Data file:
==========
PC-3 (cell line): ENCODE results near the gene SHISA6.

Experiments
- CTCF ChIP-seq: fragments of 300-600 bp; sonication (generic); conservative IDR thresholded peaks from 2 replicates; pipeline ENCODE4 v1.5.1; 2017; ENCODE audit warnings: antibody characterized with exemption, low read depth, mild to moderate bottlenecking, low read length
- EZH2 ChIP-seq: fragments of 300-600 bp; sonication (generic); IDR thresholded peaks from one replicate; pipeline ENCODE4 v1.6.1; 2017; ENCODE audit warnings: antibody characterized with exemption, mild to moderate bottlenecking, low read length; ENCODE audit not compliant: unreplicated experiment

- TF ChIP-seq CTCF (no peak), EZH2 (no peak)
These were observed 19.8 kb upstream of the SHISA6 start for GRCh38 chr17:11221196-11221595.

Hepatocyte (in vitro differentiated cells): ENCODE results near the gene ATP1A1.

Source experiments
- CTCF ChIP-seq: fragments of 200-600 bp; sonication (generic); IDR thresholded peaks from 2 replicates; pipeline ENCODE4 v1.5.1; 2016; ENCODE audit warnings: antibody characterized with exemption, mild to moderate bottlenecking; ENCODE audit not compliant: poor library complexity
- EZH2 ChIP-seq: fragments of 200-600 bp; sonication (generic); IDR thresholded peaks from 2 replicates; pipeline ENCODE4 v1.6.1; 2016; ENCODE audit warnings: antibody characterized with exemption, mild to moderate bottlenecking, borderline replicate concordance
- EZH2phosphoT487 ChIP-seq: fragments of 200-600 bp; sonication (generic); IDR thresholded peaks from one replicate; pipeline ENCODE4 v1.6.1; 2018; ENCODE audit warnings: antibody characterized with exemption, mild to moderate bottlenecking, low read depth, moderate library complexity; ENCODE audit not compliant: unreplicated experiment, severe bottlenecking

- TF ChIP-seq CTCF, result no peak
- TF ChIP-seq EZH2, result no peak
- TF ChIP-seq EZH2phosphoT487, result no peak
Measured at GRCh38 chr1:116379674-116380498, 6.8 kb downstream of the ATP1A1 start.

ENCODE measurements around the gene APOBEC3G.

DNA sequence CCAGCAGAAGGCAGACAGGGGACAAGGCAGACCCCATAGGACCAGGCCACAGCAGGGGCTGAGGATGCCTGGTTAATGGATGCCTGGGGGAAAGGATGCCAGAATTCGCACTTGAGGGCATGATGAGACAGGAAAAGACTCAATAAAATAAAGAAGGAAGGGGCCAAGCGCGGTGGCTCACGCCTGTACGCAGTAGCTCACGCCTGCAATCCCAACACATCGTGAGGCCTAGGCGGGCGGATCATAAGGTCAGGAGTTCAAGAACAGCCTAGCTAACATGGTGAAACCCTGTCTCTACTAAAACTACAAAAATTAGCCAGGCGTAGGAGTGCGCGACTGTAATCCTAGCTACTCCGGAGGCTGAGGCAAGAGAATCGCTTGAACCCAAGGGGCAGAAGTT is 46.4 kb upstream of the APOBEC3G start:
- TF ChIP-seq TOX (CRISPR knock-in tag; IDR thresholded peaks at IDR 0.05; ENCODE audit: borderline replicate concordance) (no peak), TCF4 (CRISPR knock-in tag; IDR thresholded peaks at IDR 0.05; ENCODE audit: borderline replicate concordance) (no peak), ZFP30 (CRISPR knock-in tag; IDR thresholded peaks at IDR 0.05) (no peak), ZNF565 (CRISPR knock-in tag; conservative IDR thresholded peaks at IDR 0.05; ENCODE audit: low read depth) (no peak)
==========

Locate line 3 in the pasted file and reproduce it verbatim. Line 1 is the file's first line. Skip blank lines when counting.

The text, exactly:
- CTCF ChIP-seq: fragments of 300-600 bp; sonication (generic); conservative IDR thresholded peaks from 2 replicates; pipeline ENCODE4 v1.5.1; 2017; ENCODE audit warnings: antibody characterized with exemption, low read depth, mild to moderate bottlenecking, low read length